Since Middleham Park put up the money to get him into the race, this has been their dream. He went in at the second entry stage, and I think it was around £10,000 they had to pay, which is serious money to stump up. It’s a great opportunity for a syndicate horse to run in the Derby.
Middleham Park are used to competing at the highest level on a regular basis now, but it would still be a momentous achievement for them if he could get into the shake up.
There’s a lot of talk about protests that might happen on the day. That could have a real bearing on some horses, but I’d like to think Dubai Mile and Dear My Friend are both well equipped to deal with it. Dubai Mile has travelled abroad, won a Group 1 in France and been to a lot of different tracks, so in that sense he’s got the right temperament to deal with whatever might happen on the day.
It’s such a new thing for racing to be faced with that it’s hard to prepare for. I think we all have to go there trying to conduct business as usual, stay calm and deal with the day as it comes.
We have to be careful not to pander too much to the ill-informed when it comes to the welfare in racing. I’m a qualified vet, dad is a qualified vet, and we have two full-time vets at the yard. Welfare drives everything we do, so for anyone to try and insinuate that our horses aren’t well cared for is just a lack of understanding.
I think we need to stand up and be perhaps a little more vociferous in our protection of the sport. Obviously, that’s difficult in scenarios like protests at the Derby, so we’re going to have to be careful about the message we convey to the wider public, but we need to make sure racing is on the front foot and prepared for what’s to come. We’ve got to continue to move forward to sell and protect our product to show people what a fantastic sport this is.
The Oaks: Running Lion offers value against the favourite.
I was at Chester the day Savethelastdance won (pictured below) and I have to say it was a strange race. From the three-furlong marker to the two, I was quite confident our runner Sirona was going to win and if she wasn’t going to win she’d finish second at worst. In the end she was beaten about 30 lengths.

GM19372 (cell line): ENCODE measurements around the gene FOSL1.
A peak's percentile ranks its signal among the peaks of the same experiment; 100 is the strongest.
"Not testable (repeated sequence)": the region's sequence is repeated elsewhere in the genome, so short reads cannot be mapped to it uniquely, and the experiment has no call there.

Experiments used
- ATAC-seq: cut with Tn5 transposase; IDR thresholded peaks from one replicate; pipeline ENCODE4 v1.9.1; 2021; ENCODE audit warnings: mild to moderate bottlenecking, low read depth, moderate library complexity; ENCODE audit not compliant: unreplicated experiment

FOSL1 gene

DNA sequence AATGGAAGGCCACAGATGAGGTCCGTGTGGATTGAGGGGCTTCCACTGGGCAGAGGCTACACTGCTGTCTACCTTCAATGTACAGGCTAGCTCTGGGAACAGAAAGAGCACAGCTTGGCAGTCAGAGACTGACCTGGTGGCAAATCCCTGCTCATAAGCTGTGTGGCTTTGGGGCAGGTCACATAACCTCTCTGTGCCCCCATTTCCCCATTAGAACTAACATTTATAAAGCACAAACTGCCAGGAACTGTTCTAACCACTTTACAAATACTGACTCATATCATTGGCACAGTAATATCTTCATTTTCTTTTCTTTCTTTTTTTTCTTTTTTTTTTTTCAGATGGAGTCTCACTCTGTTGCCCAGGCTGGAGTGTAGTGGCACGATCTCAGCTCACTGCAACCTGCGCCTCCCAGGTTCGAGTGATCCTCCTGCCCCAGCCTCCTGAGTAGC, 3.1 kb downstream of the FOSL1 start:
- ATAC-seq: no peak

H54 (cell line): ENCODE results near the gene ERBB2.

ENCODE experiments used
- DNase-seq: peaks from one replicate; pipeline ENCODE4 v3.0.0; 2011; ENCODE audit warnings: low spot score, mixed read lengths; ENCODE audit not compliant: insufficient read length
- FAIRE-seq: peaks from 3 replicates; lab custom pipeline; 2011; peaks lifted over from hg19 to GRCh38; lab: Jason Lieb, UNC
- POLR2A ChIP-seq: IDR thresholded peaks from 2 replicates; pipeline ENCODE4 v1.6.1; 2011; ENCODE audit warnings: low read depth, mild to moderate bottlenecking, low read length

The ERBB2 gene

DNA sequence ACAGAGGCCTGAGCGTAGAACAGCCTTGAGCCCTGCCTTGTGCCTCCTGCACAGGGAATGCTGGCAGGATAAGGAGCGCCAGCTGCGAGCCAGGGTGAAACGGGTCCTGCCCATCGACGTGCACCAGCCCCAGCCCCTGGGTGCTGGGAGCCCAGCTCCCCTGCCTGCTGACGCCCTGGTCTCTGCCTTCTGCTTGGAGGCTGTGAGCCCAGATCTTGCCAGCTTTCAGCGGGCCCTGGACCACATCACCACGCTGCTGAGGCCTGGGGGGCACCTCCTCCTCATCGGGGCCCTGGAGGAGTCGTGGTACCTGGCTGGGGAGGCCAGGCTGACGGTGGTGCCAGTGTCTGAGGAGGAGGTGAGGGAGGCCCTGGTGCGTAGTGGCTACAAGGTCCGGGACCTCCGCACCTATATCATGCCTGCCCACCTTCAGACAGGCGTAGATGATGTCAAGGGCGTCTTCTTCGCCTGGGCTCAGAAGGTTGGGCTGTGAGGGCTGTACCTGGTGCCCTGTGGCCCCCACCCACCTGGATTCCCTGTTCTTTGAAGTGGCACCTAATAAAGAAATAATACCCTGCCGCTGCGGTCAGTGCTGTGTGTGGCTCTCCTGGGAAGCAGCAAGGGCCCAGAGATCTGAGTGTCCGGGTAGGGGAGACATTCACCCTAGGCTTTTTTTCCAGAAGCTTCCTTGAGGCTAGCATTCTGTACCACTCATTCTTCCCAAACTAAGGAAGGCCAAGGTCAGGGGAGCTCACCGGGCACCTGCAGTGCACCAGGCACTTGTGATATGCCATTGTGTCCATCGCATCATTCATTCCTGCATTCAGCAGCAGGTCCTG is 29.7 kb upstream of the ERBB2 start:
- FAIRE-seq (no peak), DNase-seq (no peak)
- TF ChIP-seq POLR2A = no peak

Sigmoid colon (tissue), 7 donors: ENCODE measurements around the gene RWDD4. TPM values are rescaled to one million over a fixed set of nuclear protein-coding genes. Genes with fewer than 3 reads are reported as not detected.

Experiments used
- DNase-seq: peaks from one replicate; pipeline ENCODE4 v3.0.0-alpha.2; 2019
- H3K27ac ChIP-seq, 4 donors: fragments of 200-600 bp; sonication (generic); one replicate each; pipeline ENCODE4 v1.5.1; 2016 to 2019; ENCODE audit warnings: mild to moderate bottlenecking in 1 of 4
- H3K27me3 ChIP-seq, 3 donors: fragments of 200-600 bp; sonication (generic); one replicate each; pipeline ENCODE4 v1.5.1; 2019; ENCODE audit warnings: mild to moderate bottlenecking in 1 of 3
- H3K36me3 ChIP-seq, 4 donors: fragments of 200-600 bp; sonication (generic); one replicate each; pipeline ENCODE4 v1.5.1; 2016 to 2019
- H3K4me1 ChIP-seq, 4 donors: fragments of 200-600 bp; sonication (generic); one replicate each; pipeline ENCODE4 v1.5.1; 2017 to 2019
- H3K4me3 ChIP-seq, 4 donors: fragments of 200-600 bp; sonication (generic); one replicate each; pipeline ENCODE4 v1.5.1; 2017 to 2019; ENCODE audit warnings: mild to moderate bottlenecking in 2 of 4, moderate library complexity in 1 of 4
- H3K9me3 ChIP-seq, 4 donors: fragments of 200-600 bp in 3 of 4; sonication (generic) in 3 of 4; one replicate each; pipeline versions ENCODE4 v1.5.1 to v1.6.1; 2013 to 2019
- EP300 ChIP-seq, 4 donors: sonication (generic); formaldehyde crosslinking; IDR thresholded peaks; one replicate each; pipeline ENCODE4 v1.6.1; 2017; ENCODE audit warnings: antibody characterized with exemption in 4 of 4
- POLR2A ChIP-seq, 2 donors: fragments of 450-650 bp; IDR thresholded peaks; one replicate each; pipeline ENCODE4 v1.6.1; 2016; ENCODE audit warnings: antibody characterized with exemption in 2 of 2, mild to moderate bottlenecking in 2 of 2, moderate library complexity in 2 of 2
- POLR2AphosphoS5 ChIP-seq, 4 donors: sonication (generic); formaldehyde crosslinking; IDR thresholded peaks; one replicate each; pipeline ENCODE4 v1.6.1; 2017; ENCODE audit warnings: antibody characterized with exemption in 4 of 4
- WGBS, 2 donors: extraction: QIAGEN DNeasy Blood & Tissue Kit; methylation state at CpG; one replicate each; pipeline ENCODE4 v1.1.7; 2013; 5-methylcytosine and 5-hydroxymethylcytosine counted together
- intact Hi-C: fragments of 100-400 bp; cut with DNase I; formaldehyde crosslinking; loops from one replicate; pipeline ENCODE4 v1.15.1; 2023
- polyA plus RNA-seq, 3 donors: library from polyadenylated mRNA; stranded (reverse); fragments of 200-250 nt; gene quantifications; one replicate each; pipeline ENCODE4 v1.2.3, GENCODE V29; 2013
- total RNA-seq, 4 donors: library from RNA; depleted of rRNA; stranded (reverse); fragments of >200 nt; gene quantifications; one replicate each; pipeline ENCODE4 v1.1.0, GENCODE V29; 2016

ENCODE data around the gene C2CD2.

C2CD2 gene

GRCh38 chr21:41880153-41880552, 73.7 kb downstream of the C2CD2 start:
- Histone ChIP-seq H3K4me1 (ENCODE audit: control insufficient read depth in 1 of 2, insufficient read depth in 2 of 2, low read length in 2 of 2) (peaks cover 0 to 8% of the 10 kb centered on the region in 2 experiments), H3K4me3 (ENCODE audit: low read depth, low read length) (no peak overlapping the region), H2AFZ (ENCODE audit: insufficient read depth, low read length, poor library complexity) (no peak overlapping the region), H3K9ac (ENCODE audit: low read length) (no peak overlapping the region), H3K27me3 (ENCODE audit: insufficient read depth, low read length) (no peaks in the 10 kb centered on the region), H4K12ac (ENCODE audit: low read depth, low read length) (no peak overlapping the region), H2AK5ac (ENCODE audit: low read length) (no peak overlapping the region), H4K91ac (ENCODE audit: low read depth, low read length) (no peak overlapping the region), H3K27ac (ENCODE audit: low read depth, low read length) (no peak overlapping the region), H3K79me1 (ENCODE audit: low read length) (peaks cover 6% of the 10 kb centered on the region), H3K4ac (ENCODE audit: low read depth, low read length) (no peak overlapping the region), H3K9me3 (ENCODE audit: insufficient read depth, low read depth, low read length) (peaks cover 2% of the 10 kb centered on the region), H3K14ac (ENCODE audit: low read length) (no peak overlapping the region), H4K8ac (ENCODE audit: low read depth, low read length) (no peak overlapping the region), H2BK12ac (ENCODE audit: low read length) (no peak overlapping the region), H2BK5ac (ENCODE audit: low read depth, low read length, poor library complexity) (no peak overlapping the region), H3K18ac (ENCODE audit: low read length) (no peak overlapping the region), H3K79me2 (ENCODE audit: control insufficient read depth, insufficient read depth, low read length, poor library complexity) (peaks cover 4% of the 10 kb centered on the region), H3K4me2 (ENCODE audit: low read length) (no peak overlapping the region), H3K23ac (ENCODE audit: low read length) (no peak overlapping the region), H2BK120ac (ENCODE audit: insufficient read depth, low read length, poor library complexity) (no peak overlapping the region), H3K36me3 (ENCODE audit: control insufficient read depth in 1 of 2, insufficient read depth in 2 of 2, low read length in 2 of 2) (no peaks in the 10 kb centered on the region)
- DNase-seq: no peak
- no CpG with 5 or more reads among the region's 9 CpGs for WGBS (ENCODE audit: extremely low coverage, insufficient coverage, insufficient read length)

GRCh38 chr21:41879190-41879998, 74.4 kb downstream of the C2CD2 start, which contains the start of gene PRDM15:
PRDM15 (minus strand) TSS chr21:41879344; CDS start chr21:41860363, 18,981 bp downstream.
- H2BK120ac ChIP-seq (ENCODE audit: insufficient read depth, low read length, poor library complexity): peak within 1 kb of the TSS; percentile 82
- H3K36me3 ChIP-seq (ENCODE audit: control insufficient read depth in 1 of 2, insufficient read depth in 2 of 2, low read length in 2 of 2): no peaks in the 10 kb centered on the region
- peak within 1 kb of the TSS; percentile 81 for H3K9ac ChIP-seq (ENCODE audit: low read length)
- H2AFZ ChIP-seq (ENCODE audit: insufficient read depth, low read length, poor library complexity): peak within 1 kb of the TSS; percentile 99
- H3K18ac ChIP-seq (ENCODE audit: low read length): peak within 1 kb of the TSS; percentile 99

Savethelastdance just kept galloping when everything else stopped. She’s now going to be faced with a very different test at Epsom. Is there any value in her price? I’d say probably not.
The value for me is probably Running Lion. I was impressed with her in the Pretty Polly. The way she hit the line that day, you would think she would stay. I think of those towards the head of the market, she probably has the strongest claims.
The Derby: Dubai Mile has little to find on form
You have to have huge respect for Aidan’s runners, and if he says Auguste Rodin is the one, then he’s the one. From a personal point of view though, I could see the excuses for Little Big Bear in the Guineas much more than I could see them for Auguste Rodin.
Military Order was impressive at Lingfield, but I don’t think there was a huge amount of strength in depth in that race.
I think the strongest trial was the Dante and therefore you’ve got to have The Foxes and White Birch in there as the biggest dangers.
One horse that’s also starting to go under the radar is Sprewell, who won what is typically one of the strongest trials in Ireland.
I think we’re [Dubai Mile] at around 14/1 in the market and on form we’ve got very little to find with the horses at the top of the betting.